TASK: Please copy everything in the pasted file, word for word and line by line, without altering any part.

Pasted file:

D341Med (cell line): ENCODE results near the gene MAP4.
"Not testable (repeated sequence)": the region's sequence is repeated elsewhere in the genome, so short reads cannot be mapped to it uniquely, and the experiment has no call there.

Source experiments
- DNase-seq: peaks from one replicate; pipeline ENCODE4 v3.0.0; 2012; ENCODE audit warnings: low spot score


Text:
D341Med (cell line): ENCODE results near the gene MAP4.
"Not testable (repeated sequence)": the region's sequence is repeated elsewhere in the genome, so short reads cannot be mapped to it uniquely, and the experiment has no call there.

Source experiments
- DNase-seq: peaks from one replicate; pipeline ENCODE4 v3.0.0; 2012; ENCODE audit warnings: low spot score